Mr. Kalt then proceeds to completely misconstrue the Fourth Amendment, drawing from the explanatory reference to “reasonableness” therein a license to gut the Amendment’s power more or less at the will of the State.  The Founders intention in providing the Fourth Amendment was to recognize that any search or seizure which did not conform to the standards of both probable cause attested to under oath, and specificity as to object, was inherently unreasonable; they constructed the Amendment in the understanding that no search or seizure would ever take place without a warrant.  The practice against which they were providing was the granting to the police of their time what were known as “general warrants”, under which state agents acquired the power to search persons more-or-less without limitations.  The reading Mr. Kalt proposes amounts to a contradiction within the Amendment: that two kinds of searches are permissible, one kind with a warrant and one kind without; if a search is conducted without a warrant it must merely be reasonable, whereas if it is conducted with one, it must be explicitly circumspect.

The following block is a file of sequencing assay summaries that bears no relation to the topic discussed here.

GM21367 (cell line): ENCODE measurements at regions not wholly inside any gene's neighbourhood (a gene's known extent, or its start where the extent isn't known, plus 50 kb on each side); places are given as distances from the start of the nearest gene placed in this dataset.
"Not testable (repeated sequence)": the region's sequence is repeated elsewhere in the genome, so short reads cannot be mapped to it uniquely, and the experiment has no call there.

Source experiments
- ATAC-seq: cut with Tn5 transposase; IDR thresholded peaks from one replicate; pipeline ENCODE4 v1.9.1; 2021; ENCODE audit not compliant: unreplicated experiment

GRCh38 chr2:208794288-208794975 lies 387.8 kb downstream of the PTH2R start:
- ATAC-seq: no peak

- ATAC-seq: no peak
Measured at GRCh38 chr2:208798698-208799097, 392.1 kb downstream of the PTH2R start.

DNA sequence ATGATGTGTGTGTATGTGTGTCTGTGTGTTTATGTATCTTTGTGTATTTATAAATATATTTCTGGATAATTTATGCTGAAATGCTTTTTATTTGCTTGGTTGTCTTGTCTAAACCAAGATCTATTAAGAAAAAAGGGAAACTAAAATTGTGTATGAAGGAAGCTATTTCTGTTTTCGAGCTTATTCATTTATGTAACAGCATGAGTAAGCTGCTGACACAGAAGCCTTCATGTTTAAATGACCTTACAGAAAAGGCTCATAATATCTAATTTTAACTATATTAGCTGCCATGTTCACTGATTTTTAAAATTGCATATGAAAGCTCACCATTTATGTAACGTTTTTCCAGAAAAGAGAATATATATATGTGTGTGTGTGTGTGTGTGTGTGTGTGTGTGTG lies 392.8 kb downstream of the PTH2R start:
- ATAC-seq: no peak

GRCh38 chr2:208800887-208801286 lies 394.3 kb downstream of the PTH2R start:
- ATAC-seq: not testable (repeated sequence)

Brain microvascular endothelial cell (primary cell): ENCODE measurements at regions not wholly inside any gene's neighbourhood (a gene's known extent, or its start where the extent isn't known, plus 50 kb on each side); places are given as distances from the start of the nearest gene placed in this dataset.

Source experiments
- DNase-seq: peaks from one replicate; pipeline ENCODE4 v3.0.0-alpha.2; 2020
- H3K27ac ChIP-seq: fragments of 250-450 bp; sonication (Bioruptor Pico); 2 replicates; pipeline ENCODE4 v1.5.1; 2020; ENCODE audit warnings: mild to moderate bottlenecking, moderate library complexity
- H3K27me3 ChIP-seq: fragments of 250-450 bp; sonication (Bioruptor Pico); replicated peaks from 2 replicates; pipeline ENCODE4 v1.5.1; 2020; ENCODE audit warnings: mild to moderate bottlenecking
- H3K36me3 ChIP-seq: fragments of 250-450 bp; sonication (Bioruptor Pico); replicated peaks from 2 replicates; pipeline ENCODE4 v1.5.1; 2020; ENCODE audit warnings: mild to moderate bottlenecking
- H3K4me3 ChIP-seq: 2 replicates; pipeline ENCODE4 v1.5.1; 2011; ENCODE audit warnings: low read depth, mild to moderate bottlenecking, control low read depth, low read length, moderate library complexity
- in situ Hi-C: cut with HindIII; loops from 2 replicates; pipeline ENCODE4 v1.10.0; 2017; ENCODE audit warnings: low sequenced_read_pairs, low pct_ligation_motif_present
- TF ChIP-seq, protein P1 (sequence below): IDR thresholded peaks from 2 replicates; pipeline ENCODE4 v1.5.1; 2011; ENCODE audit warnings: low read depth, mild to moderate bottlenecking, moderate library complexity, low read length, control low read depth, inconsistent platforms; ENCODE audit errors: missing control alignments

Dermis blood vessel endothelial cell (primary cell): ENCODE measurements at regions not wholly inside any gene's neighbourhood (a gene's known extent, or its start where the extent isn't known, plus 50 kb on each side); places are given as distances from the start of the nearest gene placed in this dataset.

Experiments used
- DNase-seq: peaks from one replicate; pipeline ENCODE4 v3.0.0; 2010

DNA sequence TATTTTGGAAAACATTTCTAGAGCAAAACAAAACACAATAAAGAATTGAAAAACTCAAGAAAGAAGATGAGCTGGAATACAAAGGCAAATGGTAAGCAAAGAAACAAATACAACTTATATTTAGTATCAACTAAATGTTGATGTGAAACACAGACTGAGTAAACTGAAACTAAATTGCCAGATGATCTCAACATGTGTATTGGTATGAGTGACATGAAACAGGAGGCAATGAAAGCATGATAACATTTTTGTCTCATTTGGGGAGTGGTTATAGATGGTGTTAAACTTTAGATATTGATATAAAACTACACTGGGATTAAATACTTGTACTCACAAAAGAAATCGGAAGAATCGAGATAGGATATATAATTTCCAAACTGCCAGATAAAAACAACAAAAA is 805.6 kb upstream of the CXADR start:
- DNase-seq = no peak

The Fourth Amendment reads as follows, “The right of the people to be secure in their persons, houses, papers, and effects, against unreasonable searches and seizures, shall not be violated, and no Warrants shall issue, but upon probable cause, supported by Oath or affirmation, and particularly describing the place to be searched, and the persons or things to be seized.”  While I will grant that its construction could be slightly improved with the addition of a period after “violated” and the removal of the following “and”, it would only be thus improved in making more difficult its willful distortion by apologists for the state, such as Mr. Kalt.  But modification is not necessary.  Plenty of evidence as to the meaning of the Amendment is readily at hand.